Revolution Lullabye

February 8, 2009

Hobson, Writing Center Pedagogy

Hobson, Eric H. “Writing Center Pedagogy.” 165-182.

The writing center provides a space and a place for a unique pedagogical experience that cannot be replicated in the writing classroom: it is an individualized, collaborative learning relationship between student and tutor that can last beyond one semester and does not have to worry about a final evaluative grade. The early writing centers were considered labs designed to handle remedial students and non-native students – those students that no one knew how to “deal with” in the writing classroom – but has since transformed to a university-wide service that is often on the forefront of instructional technologies and collaborative principles. Writing center pedagogy is based in social constructivist theories, and the one-on-one peer tutoring relationship emphasizes how knowledge and learning emerges out of soical relationships.

Notable Notes

foreground individual development and goals, not grades

institutional space and place of the writing center: physical location, where it is administered from, how it is staffed and administered

OWL online writing lab; Hobson “Wiring the Writing Center”

Stephen North “The Idea of a Writing Center”; Kinkead/Harris, Writing Centers in Context: Twelve Case Studies; Petit, “What Do We Talk About;” Ede, Hemmeter, Hobson, “Maintaining Our Balance”; Bruffee “Peer Tutoring”; Harris “Talking in the Middle”; Ede “Writing as a Social Process”; Gillam “Writing Center Ecology”; Lunsford “Collaboration”; Murphy, Law, and Sherword; Wallace/Simpson; Murray; Harris “Teaching One-to-One”; Clark, “Writing in the Center”

Advertisements

January 26, 2009

Rose, “Remedial Writing Courses”

Rose, Mike. “Remedial Writing Courses: A Critique and a Proposal.” In The Writing Teacher’s Sourcebook. 353-369.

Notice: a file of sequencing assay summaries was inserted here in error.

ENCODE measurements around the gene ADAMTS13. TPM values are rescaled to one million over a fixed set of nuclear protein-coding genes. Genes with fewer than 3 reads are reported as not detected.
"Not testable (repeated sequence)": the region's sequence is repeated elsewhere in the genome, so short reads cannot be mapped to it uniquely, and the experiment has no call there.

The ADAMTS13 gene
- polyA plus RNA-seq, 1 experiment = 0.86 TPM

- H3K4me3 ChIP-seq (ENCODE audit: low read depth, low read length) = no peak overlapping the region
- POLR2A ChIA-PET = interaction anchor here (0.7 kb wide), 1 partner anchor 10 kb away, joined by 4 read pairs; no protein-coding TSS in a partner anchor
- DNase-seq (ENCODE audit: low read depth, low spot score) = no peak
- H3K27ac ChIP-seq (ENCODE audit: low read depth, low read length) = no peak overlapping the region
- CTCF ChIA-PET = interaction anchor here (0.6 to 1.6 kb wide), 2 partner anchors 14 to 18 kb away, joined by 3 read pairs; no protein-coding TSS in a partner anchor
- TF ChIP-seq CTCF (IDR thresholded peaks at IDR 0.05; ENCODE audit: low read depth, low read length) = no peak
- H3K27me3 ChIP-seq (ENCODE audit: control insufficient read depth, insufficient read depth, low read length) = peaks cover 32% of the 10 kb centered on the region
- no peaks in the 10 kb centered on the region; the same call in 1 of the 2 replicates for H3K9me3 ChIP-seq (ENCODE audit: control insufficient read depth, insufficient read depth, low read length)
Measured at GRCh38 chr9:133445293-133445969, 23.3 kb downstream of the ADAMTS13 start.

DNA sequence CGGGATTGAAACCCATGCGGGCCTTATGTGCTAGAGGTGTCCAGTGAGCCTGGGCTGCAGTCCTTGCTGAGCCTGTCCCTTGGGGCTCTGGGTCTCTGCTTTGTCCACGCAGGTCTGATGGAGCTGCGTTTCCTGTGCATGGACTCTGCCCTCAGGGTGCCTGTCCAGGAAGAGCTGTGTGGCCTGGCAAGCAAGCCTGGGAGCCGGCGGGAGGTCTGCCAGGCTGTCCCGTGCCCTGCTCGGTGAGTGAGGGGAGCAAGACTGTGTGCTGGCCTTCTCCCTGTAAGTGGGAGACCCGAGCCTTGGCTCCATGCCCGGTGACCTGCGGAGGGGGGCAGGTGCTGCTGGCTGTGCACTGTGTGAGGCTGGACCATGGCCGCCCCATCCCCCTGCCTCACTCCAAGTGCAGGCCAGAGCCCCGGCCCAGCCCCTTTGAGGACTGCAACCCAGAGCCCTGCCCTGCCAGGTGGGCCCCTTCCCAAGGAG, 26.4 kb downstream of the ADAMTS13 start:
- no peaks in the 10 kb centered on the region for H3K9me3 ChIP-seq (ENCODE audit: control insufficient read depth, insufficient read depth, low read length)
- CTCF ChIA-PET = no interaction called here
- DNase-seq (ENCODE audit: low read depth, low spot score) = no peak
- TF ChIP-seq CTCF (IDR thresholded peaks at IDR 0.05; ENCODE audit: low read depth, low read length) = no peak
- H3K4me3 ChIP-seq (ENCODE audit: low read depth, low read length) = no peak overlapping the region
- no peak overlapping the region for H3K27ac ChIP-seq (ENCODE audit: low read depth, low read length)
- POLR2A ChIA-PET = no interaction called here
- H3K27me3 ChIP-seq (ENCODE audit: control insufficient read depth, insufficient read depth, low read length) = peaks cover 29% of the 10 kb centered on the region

Mike Rose points out five problems of the typical remedial writing course and suggests how basic writing courses can be changed to better serve the students in them. First, they are self-contained courses, not connected to larger writing contexts students will encounter at the university. Second, they rely on assignments based on simple, unmotivating topics that don’t produce academic prose. Third, they are not grounded in the writing process, rather focusing almost exclusively on error avoidance. Fourth, they do not expand their scope to include reading and thinking heuristics in conjunction with writing assignments. Finally, they stay in the realm of personal writing, never challenging students to write academic prose. Instead of this model of a remedial writing course, teachers need to give students real discourse patterns to write with and in, grounded in meaningful context. Those patterns should be taught as strategies, not structures, and be sequenced to build to more and more complex writing situations and assignments.

Quotable Quotes

We need to start “conceiving of composition as a highly complex thinking/learning/reading/writing skill that demands holistic, not neatly segmented and encapsulated, pedagogies” (362).

“The reflexive, exploratory possibilities of engaging in academic (vs. personal) topics are not exploited, and instruction in more complex patterns of discourse is delayed or soft-pedaled” (362).

“The nature of our programs is nearly synchronized with the narror reality created for them by our institutions” (369).

Notable Notes

reflexive writing tied to Emig

Blog at WordPress.com.